Saturday, November 10, 2012

Driving the Midwest and 2012 Toys for Troops Christmas Event

My cup runneth over, these days. Just as I am gearing up to push, push, push the 2012 Christmas Event for Toys for Troops, I have been nominated and accepted for General Motor's "Our Town, Our Heroes" contest.

I suddenly find myself promoting my cause—which is easy, because I do love my soldier babies—and also pushing *myself*, which I find incredibly difficult.

But if I rally for votes, I stand to win $500 in gift cards, or one $500 gift card, or something, which will come in handy for Christmas gifts for my soldier babies, so rally I will. Because:

There you have it. I am scrambling, because WE need:
  • We need soldiers.
  • We need letters from your children.
  • We need cookies.
  • We need Christmas gifts: DVDs and socks and gee-gaws that you'd put in your own brother, sister, child, spouse's stocking.
  • We need $13.45 to send a box.
  • We need to take care of our soldier babies.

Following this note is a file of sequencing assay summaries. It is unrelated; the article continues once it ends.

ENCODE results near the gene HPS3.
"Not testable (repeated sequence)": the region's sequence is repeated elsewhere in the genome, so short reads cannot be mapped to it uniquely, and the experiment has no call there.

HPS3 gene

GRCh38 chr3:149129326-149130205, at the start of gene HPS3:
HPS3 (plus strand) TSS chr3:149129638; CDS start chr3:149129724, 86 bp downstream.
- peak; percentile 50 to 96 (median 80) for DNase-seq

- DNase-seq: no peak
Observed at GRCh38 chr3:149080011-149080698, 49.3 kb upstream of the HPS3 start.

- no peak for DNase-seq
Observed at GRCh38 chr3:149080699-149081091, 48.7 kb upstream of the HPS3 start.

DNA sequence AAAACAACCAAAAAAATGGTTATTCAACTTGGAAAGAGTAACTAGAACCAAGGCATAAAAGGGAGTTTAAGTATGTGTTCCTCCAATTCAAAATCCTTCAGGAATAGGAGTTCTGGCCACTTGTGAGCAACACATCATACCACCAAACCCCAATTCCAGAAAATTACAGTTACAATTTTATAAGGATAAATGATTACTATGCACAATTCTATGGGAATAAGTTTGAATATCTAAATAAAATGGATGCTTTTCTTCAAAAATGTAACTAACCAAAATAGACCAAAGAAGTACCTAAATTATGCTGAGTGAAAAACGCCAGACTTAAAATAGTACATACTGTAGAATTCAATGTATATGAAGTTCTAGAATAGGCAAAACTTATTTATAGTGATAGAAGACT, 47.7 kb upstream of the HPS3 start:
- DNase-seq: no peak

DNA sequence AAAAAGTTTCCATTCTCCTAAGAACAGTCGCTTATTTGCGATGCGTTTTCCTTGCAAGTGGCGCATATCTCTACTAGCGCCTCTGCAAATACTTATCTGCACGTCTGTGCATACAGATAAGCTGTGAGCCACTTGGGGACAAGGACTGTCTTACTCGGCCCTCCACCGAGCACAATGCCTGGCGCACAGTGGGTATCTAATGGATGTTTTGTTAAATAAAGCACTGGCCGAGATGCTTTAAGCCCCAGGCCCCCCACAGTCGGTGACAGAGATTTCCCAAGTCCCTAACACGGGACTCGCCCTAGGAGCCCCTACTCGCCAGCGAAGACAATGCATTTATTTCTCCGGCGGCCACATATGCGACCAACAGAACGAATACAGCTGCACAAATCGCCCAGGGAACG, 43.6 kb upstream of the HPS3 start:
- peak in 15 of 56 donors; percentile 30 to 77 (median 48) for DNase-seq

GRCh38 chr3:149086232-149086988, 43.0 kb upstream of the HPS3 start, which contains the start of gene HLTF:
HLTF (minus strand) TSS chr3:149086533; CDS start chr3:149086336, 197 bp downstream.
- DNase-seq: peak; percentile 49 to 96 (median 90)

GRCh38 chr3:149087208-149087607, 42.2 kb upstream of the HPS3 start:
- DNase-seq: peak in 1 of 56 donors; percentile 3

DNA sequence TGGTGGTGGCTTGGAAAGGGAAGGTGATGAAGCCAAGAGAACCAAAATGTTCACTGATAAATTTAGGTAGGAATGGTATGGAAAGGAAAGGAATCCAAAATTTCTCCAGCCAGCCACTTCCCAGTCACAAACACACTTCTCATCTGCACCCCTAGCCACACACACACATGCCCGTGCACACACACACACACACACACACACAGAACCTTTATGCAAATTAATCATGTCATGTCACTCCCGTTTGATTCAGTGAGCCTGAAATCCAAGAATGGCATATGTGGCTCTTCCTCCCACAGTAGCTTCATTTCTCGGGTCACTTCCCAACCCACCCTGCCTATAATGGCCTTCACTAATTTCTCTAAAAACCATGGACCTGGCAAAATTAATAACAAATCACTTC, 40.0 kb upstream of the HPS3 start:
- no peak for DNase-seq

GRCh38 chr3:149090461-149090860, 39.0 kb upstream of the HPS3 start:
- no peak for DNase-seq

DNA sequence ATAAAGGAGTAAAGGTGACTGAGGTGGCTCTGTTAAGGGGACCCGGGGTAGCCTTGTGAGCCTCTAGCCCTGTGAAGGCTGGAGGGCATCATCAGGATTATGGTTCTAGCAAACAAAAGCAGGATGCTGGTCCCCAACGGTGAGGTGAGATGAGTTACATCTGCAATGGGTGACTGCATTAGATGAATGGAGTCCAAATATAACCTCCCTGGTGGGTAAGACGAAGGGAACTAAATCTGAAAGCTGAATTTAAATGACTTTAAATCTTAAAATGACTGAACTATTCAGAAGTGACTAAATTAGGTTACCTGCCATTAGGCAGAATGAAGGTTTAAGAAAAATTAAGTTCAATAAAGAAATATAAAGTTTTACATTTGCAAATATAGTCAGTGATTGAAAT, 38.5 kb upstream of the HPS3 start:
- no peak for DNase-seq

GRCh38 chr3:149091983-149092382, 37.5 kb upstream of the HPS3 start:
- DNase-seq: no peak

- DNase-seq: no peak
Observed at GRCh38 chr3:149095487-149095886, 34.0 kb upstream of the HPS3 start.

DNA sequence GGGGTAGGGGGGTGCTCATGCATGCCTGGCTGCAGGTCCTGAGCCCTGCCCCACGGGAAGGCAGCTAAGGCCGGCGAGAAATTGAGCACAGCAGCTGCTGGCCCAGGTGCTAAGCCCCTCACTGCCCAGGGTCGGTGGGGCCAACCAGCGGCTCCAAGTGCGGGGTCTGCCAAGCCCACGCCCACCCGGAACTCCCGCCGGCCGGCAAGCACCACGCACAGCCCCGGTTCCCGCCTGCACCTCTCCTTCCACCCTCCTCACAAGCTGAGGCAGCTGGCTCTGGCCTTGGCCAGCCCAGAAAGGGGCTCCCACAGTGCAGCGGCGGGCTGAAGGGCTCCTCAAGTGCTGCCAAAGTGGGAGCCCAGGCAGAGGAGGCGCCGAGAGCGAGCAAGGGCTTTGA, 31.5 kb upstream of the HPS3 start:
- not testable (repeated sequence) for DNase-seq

In the meantime I promote TWO events simultaneously and count on those listening to me knowing that I'll hush up in just a minute when this big thing is over.

It's been a bit of a media frenzy. Newspapers, radio stations, and tv stations have picked up on these things, and I still have to summon courage to face them all. Today I asked a radio interviewer to let me know whether I was going to be live or recorded, "so that I will know how nervous to be."

In that interview, I was asked the one question that I am asked over, and over again: "Why? What does it mean to you to do this?"

The first time I was asked that question in a television interview, I broke down on camera. My son was about 10 weeks into his first tour that lasted 16 months. To feel so helpless, and then to have stumbled on something that contributed positively to his day, and have it branch out to his comrades, and then to other troops from all over the U.S....

Well, it was so just much better than being able to do nothing.

After 6 years—after waiting for my son to come back from Iraq twice, after meeting hundreds of other soldiers and their parents, spouses, siblings, and children, hanging out on a few army bases, working with Veterans, Warrior Transition Battalions, and Family Readiness Groups—doing nothing remains out of the question for me.

I still cannot answer that question--in front of a camera, on the telephone, or in writing—without crying.

Do Something.

(Oh. And please: Vote for me!)